On street corners and under shade trees, functionaries from Bogota held court almost everyday in Mampujan. Dressed in vests proclaiming their identity as members of the Unidad de Victimas, or the Organization of the American States, or the Sena or universities or whatever, they passed out attendance sheets and lectured the community on how to live life. Some were helpful. Most were not. Whatever the case, the community continued to attempt to live their normal lives into between all of the interruptions, but it was hard, especially for community leaders.
The day after the especially traumatic commemoration of 2012, multiple community members asked me why the leaders had failed at organizing the activity. “If only more people from outside had been involved, it would have been a success,” everyone proclaimed. As much as I tried to tell people that the majority of the disaster was because outside organizations had taken control from the leaders, not given it to them, it took the community a long time to regain trust in their leadership. The constant arrival of outsiders had reiterated the belief that Mampujan was simply not capable of doing things on their own.
Last week, I was cruising down the San Juan River in Choco. We drifted past a billboard proclaiming the birthday celebration of a FARC commander: a few kilometres downstream, a building on the bank was adorned in bold black spray paint proclaiming “ELN: 50 years of resistance.” We stepped out of a church service in the community of Bebedo, to find that an armed actor of the ELN had handed out pamphlets proclaiming a 48 hour armed strike starting at midnight the next day, paralyzing the entire San Juan region. Anyone found travelling would have their vehicle burnt or worse.
Yet the next morning, to commemorate the tenth anniversary of a massacre that partially displaced the community and left 10 dead, local women from a traditional Afro-Colombian singing group were up at five am to greet the day with songs. As we walked through the community singing, pausing for prayer and remembrance in front of each house that lost a loved one, community members lit the candles of each person who joined the march. With traditional dances, poetry and more songs, Bebedo remembered violence, yet celebrated life and hope for the future. The community demanded state attention and reparations, while recognizing their own abilities to move forward, even in the middle of a difficult context.
I found it hard,however, to enjoy the beauty of the moment and the hope of the community in the midst of conflict, because I was filled with shame. I was doing something I swore that I would never do: entering a community I did not know, trying to control a local event, and leaving. For a number of different reasons, I felt like my presence was disempowering local leadership, not helping, even though the event was technically a success.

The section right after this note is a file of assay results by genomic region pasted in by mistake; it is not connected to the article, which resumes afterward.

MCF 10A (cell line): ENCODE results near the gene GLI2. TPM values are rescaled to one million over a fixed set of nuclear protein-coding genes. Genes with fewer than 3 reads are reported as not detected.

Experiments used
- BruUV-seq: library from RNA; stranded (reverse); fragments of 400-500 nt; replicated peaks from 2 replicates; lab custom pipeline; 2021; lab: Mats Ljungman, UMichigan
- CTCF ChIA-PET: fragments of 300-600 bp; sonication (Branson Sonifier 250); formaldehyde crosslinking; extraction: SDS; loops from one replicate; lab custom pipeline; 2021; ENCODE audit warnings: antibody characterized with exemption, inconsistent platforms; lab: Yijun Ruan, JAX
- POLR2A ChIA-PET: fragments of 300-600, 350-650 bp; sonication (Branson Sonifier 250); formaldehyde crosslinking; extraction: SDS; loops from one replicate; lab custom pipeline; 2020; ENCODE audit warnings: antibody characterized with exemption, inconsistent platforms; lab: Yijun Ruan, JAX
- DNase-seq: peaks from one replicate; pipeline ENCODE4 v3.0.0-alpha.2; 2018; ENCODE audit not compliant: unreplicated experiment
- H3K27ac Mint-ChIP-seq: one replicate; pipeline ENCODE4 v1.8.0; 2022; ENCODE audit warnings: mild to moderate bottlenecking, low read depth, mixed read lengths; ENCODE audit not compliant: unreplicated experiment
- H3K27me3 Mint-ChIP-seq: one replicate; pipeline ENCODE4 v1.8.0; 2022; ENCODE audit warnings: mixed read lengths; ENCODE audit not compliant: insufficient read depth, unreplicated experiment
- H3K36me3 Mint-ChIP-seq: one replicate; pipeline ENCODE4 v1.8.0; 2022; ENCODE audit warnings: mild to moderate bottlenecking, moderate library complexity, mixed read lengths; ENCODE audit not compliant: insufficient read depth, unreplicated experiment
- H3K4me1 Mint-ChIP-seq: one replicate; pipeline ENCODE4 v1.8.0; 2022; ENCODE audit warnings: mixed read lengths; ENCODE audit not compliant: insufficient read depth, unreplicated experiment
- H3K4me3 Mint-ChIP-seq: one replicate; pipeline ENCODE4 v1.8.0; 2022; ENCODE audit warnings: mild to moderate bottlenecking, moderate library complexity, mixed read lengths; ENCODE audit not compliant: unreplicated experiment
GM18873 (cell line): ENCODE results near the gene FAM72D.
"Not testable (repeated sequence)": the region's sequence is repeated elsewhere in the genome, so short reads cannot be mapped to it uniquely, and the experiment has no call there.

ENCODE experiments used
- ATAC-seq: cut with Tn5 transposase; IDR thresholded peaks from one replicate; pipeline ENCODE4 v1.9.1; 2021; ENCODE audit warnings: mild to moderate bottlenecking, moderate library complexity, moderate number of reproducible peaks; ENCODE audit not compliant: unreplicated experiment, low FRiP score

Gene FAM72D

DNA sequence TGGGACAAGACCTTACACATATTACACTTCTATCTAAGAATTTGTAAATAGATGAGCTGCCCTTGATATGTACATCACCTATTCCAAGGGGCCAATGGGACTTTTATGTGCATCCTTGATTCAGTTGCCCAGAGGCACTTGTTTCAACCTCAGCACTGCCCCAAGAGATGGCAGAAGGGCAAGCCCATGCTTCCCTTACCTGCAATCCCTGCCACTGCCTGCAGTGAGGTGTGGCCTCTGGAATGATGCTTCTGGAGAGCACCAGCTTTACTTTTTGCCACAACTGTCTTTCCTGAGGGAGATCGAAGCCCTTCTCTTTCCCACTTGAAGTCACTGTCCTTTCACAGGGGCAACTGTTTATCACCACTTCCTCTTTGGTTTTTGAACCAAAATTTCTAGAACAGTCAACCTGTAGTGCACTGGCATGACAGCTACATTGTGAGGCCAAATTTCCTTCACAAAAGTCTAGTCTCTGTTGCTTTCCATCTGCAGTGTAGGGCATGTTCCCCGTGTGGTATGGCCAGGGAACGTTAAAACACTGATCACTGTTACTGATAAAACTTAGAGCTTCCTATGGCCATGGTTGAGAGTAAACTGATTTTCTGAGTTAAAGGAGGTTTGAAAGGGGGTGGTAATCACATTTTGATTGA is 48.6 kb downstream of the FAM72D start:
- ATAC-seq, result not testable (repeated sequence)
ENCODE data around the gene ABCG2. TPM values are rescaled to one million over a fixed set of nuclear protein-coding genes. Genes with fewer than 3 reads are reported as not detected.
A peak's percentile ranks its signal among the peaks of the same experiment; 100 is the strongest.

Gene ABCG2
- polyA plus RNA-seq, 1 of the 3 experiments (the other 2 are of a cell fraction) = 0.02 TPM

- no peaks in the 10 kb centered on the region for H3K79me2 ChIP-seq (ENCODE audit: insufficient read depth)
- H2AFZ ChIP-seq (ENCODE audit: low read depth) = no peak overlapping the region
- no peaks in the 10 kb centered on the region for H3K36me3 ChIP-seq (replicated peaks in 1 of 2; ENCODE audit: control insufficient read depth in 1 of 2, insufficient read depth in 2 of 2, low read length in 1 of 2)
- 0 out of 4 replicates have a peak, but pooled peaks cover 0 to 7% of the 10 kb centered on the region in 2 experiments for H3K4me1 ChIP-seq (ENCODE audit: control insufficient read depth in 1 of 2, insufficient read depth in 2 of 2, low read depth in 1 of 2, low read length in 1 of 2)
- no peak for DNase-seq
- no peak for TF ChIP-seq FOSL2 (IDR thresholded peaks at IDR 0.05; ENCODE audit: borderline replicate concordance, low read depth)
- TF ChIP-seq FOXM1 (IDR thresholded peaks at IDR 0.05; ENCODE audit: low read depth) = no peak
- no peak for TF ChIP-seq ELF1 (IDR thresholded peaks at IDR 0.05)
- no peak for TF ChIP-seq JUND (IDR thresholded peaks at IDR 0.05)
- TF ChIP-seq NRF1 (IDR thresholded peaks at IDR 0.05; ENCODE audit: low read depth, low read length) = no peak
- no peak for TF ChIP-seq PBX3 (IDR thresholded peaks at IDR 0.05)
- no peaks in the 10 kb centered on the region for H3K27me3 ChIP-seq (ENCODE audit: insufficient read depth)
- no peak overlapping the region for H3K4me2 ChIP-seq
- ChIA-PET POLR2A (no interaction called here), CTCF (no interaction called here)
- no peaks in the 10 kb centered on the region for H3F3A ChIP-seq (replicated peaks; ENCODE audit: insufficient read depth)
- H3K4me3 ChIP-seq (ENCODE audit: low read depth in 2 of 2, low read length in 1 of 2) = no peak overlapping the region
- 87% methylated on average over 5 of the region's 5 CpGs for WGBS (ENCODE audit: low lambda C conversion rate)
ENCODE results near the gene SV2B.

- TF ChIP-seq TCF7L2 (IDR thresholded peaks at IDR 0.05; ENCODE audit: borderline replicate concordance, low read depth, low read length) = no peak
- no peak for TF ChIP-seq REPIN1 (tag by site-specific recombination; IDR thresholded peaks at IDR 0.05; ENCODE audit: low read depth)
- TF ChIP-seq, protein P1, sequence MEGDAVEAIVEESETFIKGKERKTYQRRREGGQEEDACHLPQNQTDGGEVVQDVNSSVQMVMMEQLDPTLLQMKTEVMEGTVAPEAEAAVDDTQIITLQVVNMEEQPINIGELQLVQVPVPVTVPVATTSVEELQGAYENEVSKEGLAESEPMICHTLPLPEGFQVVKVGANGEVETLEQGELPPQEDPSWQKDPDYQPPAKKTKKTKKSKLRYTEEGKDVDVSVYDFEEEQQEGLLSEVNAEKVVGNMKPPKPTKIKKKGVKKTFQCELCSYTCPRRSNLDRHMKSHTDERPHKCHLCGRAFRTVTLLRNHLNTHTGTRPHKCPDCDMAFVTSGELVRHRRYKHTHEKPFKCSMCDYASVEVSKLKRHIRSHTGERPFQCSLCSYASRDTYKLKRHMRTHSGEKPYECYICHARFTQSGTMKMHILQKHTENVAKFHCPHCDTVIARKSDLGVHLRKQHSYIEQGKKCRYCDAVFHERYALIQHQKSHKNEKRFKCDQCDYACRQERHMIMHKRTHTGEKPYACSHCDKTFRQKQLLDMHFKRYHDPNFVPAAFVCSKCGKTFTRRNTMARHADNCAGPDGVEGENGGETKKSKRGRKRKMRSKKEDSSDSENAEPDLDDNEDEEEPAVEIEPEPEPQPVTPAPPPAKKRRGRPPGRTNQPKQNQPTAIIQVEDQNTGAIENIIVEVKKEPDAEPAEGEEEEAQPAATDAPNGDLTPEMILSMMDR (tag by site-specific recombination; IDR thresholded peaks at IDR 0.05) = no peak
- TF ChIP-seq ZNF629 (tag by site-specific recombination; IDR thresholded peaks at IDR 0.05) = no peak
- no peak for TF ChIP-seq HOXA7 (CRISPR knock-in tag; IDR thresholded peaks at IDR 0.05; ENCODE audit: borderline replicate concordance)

The day before, we had stopped to accompany a children’s activity in the upriver community of Andagoya. Just across the river from the church where the activity was held, the giant fuel tanks of the mine that used to control the region. Run by a US gold mining company, the mine dominated the life of Andagoya from the 1920s until the late 70s. Along with removing most of the gold from the region, the mine also created an apartheid system in the community: whites, with their hospital and english school resided on one side of the river, while local Afro-Colombians, the majority mine labourers, lived in poverty on the other side. (Today, Canadian and Brazilian companies are increasingly taking over the mining activities in the region.)
As the mothers left the activity with their children, they turned to thank me for everything I had done. I had done nothing and was not ever sure why I was actually included in the activity. But my presence, and the colour of skin, ensured that I received the credit, not the actual organizers: the community members.
For two years, while organizations entered and left Mampujan everyday, I stayed. I worked with a local organization, Sembrandopaz, and local community leaders. I don’t think I did anything remarkable, but I was there and did not try to control the community. Instead, I documented and learnt about life from the inside, not the outside. It was the only thing I could do, yet it allowed me to understand community dynamics and complexities in a way no one from outside could. I was able to share that information with other members of MCC that did not live on a local level to help complement our organizational understanding of the community and therefore, our approach.
Yet life within the community also made me extremely hesitant about doing anything, especially on my own, because I saw the ramifications lived out in families and local leadership everyday, in a way that people from outside could not.
Both the Montes de Maria and Choco are complicated situations with a long history of outside intervention. Any attempt to come in and “help,” especially from outside, can have serious undertones of colonization, especially when combined with western power dynamics, structures and money,and without an understanding of actual community dynamics. In an area dominated by armed groups, outsiders and their activities can also place communities at risk.
This doesn’t mean never going to communities; rather, I want my sense of shame to propel me to examine how to truly accompany in a way that empowers the community, not myself. Communities have agency and remarkable resilience; my activities should be supporting those abilities, including combating structural injustices at home, rather than making life more challenging for locals than it already is.